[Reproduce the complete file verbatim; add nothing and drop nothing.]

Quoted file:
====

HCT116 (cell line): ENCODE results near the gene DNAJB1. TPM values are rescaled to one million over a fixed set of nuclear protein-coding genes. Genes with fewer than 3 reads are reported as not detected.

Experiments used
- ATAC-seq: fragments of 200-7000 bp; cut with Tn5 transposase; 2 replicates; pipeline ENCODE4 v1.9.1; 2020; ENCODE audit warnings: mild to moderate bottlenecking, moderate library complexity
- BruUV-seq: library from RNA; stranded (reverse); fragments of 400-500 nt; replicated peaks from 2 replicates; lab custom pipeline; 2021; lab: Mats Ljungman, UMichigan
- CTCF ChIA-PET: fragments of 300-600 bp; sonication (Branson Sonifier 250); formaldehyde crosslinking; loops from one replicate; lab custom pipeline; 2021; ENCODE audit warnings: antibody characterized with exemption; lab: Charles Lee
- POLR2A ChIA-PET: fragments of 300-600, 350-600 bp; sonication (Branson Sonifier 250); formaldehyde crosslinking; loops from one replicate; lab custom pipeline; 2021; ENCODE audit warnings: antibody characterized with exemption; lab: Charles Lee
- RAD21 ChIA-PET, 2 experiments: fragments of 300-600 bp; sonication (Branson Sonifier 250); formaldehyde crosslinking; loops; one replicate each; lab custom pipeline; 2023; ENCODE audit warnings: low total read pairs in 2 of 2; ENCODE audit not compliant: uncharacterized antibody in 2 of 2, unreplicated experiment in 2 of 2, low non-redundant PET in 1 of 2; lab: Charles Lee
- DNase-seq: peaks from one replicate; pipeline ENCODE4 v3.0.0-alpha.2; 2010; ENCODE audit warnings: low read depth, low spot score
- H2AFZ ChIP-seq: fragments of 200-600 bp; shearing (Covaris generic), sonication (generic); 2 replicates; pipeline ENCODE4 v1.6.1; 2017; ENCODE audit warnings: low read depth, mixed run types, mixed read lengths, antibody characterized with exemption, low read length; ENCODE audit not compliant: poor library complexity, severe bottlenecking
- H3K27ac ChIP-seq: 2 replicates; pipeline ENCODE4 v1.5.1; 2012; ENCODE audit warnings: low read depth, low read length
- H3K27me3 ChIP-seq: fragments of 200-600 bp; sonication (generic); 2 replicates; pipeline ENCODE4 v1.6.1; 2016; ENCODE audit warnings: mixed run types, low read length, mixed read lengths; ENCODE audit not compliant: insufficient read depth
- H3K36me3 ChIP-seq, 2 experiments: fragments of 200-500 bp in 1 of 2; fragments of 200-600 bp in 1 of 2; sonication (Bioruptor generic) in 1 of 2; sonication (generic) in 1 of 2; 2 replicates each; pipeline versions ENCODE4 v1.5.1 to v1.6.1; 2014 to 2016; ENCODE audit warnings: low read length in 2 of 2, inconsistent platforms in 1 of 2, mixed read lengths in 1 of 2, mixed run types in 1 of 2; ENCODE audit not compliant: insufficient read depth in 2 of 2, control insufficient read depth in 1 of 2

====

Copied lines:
HCT116 (cell line): ENCODE results near the gene DNAJB1. TPM values are rescaled to one million over a fixed set of nuclear protein-coding genes. Genes with fewer than 3 reads are reported as not detected.

Experiments used
- ATAC-seq: fragments of 200-7000 bp; cut with Tn5 transposase; 2 replicates; pipeline ENCODE4 v1.9.1; 2020; ENCODE audit warnings: mild to moderate bottlenecking, moderate library complexity
- BruUV-seq: library from RNA; stranded (reverse); fragments of 400-500 nt; replicated peaks from 2 replicates; lab custom pipeline; 2021; lab: Mats Ljungman, UMichigan
- CTCF ChIA-PET: fragments of 300-600 bp; sonication (Branson Sonifier 250); formaldehyde crosslinking; loops from one replicate; lab custom pipeline; 2021; ENCODE audit warnings: antibody characterized with exemption; lab: Charles Lee
- POLR2A ChIA-PET: fragments of 300-600, 350-600 bp; sonication (Branson Sonifier 250); formaldehyde crosslinking; loops from one replicate; lab custom pipeline; 2021; ENCODE audit warnings: antibody characterized with exemption; lab: Charles Lee
- RAD21 ChIA-PET, 2 experiments: fragments of 300-600 bp; sonication (Branson Sonifier 250); formaldehyde crosslinking; loops; one replicate each; lab custom pipeline; 2023; ENCODE audit warnings: low total read pairs in 2 of 2; ENCODE audit not compliant: uncharacterized antibody in 2 of 2, unreplicated experiment in 2 of 2, low non-redundant PET in 1 of 2; lab: Charles Lee
- DNase-seq: peaks from one replicate; pipeline ENCODE4 v3.0.0-alpha.2; 2010; ENCODE audit warnings: low read depth, low spot score
- H2AFZ ChIP-seq: fragments of 200-600 bp; shearing (Covaris generic), sonication (generic); 2 replicates; pipeline ENCODE4 v1.6.1; 2017; ENCODE audit warnings: low read depth, mixed run types, mixed read lengths, antibody characterized with exemption, low read length; ENCODE audit not compliant: poor library complexity, severe bottlenecking
- H3K27ac ChIP-seq: 2 replicates; pipeline ENCODE4 v1.5.1; 2012; ENCODE audit warnings: low read depth, low read length
- H3K27me3 ChIP-seq: fragments of 200-600 bp; sonication (generic); 2 replicates; pipeline ENCODE4 v1.6.1; 2016; ENCODE audit warnings: mixed run types, low read length, mixed read lengths; ENCODE audit not compliant: insufficient read depth
- H3K36me3 ChIP-seq, 2 experiments: fragments of 200-500 bp in 1 of 2; fragments of 200-600 bp in 1 of 2; sonication (Bioruptor generic) in 1 of 2; sonication (generic) in 1 of 2; 2 replicates each; pipeline versions ENCODE4 v1.5.1 to v1.6.1; 2014 to 2016; ENCODE audit warnings: low read length in 2 of 2, inconsistent platforms in 1 of 2, mixed read lengths in 1 of 2, mixed run types in 1 of 2; ENCODE audit not compliant: insufficient read depth in 2 of 2, control insufficient read depth in 1 of 2